Object views may present data from tables as objects having attributes that are objects. Object that are attributes of other objects are referred to as column objects. Column objects include objects belonging to an object type, collection objects, such as a VARRAY (variable length array) and nested tables, or references to objects. A VARRAY is an array with a maximum number of elements. Each element of the array belongs to the same data type. The data types to which an element may belong include user specified object types and scalar types. A nested table is a typed table (i.e. having rows that are of a certain object type) with an unbounded number of entries. Creating and representing column objects and collection objects, such as VARRAYs and nested tables, in memory is discussed in U.S. patent application Ser. No. 08/961,745, U.S. patent application Ser. No. 08/962,409, and U.S. patent application Ser. No. 08/962,535. An object that is referred to by a column object that is a reference may be an object residing in an object table or an object that is presented by an object view. A method for generating such references is discussed in U.S patent application Ser. No. 08/961,740.

For example, consider object view OV_FAMILY_MEMBERS, the definition of which is shown in FIG. 6A. The view returns objects which each represent a person, their parents, and their children. Other definitions upon which the definition for OV_FAMILY_MEMBER depends are shown in FIGS. 6A-6F. OV_FAMILY_MEMBERS presents data from relational table PERSON (FIG. 6C) as objects of the object type OT_FAMILY (FIG. 6B).

The attributes of the objects presented by OV_FAMILY_MEMBERS are column objects of the type specified by OT_FAMILY. Referring to FIG. 6B, these are (1) PERSON_ID, an attribute representing an object belonging to the object type OT_PERSON_ID (FIG. 6D), (2) PARENTS, representing a VARRAY whose elements are objects of the object type LIST_OF_PARENTS (FIG. 6F), and (3) CHILDREN, representing a nested table of objects of the object type OT_PERSON_ID (FIG. 6E).

Referring to the definition for OV_FAMILY_MEMBERS in FIG. 6A, clause 610 specifies that the PERSON_ID attribute of OV_FAMILY_MEMBERS is constructed by invoking a constructor method associated with the object type. The parameters p.NAME and p.SSN refer to the NAME and SSN columns of the table PERSON. Thus, the data in these columns are used to initialize the column object of each object presented by OV_FAMILY_MEMBERS.

Clause 614 specifies that the column object represented by the attribute PARENTS is initialized by casting the results of the query represented by the select statement in clause 614. This select clause represents a query of the PERSON table. When executed, the query returns data for the NAME and SSN columns for each row representing the parents of a given person.

Clause 616 shows that the column object of OV_FAMILY_MEMBERS represented by the attribute children is constructed based on the casting of the data of the query represented by the select statement in clause 616. The query when executed returns data for the NAME column and SSN column for the rows representing the children of a given person.

MODIFY DATA PRESENTED BY OBJECT VIEWS

To change the data presented in any kind view, it is necessary to translate the requested modification into a modification of the underlying base table which actually contains the data of interest. However, because of the inherit problems of ambiguity that arises in translating many requests, the requested modifications can not be honored. For example, it is well known to those skilled in the art that ambiguities arise in translating requests to modify data based on views whose view definitions involve constructs such as joins, set operators, or group functions (e.g. GROUP BY or the DISTINCT operator).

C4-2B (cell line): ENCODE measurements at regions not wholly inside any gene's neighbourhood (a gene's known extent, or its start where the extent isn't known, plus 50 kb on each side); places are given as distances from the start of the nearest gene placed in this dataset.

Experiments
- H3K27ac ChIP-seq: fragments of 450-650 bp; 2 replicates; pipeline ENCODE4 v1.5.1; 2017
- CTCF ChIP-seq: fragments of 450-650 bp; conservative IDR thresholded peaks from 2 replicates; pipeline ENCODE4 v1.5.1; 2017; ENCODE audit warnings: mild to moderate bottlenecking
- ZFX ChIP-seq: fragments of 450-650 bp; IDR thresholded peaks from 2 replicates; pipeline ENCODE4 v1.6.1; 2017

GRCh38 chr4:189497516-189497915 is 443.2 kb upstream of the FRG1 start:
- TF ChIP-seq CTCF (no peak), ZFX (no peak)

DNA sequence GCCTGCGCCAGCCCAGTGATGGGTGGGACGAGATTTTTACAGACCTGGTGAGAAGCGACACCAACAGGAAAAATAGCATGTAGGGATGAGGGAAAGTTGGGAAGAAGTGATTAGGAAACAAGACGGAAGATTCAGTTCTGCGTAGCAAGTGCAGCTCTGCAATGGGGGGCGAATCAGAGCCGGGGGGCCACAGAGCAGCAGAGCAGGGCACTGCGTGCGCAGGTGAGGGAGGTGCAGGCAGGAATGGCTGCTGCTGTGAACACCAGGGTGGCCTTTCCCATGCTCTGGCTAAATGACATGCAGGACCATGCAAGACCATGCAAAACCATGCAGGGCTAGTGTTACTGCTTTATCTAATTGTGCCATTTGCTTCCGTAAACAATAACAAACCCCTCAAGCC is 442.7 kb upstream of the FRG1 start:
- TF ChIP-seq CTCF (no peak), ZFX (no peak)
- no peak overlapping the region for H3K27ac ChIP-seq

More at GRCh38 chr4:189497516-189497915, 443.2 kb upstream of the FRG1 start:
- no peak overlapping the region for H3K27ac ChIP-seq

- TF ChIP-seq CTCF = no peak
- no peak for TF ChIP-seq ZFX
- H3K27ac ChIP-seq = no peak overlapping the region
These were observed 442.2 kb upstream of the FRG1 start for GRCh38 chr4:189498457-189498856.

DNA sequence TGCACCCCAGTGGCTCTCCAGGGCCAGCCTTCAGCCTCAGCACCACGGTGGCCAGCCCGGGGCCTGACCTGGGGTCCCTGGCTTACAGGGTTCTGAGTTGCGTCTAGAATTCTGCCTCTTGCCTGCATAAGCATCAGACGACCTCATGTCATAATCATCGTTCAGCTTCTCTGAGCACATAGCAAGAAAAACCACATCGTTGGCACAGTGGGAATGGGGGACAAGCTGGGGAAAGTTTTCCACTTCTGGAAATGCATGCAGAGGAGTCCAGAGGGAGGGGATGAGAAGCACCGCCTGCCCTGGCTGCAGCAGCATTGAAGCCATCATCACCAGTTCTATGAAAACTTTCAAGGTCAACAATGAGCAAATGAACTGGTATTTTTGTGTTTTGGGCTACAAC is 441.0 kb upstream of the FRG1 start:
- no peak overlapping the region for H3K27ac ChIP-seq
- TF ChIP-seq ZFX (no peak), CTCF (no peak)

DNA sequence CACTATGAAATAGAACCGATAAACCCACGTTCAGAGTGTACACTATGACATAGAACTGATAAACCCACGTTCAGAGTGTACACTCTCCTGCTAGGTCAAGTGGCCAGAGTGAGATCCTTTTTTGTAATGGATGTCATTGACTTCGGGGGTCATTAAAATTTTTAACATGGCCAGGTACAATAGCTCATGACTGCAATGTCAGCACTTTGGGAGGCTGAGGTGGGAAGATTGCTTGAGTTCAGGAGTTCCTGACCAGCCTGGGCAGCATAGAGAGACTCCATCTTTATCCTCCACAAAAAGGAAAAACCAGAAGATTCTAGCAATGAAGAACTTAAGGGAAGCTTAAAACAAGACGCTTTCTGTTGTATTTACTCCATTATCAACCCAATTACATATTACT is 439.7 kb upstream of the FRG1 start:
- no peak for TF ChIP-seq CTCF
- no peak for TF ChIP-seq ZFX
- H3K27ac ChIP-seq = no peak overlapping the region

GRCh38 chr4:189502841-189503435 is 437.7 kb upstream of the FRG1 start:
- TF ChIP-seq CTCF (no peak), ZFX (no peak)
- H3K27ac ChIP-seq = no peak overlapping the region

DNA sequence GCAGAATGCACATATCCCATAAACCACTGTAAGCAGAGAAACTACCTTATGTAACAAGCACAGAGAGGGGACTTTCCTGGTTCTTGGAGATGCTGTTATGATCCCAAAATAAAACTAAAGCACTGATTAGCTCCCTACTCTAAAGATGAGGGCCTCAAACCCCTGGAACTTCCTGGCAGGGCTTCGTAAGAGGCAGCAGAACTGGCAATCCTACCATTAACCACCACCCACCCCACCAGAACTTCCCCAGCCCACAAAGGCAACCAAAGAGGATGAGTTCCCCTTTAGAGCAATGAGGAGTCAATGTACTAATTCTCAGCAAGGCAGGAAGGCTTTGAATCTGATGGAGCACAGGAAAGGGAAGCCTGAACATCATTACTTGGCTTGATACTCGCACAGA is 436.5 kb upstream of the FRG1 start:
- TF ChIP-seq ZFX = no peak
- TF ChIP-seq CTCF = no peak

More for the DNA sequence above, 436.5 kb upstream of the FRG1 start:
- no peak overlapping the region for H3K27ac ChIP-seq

Views which present data upon which a request to modify can be translated without ambiguity, are referred to as inherently modifiable views. In general, views (including object views) whose columns may be unambiguously mapped to columns in the underlying base tables are inherently modifiable.

Modifying the data presented by the view is referred to as “modifying the view”, or a modifying the data in the base tables “through the view”. A direct modification is a modification operation (e.g. update, insert, or delete) performed by database server 202 based on a modification request translated by database server 202. Direct modifications include direct update operations, direct insert operations, and direct delete operations.

When translating modification request based on object views, object views present their own kind of ambiguities. For example, an object view can include a column belonging to the data type VARRAY. A data structure of the VARRAY type inherently varies in size (i.e. the number of elements vary dynamically). If VARRAY elements were mapped to table columns, either the number of columns in a row have to dynamically change or a number of columns equal to the maximum size of the VARRAY must be allocated. Neither of these options are practical or efficient. Thus, object views having VARRAY columns may not be mapped to columns of base tables or views. Because a VARRAY column is not mapped to any underlying column in a base table, object views with at least one VARRAY column are not inherently modifiable.

INSTEAD-OF TRIGGERS

An “instead-of trigger” enables database server 202 to indirectly modify database 204 in response to requests to modify data through object views that are not inherently modifiable. A trigger is a procedure that is invoked upon the occurrence of a trigger event associated with the trigger. One example of a trigger event is the completion of an update operation performed upon on the particular table for which the trigger is defined. The trigger when invoked may, for example, perform modifications to related files, such as an audit file. A trigger that is invoked upon the completion of a direct update operation is referred to as an AFTER UPDATE trigger. Another type of trigger, a BEFORE UPDATE trigger, is invoked by database server 202 before performing a direct update operation.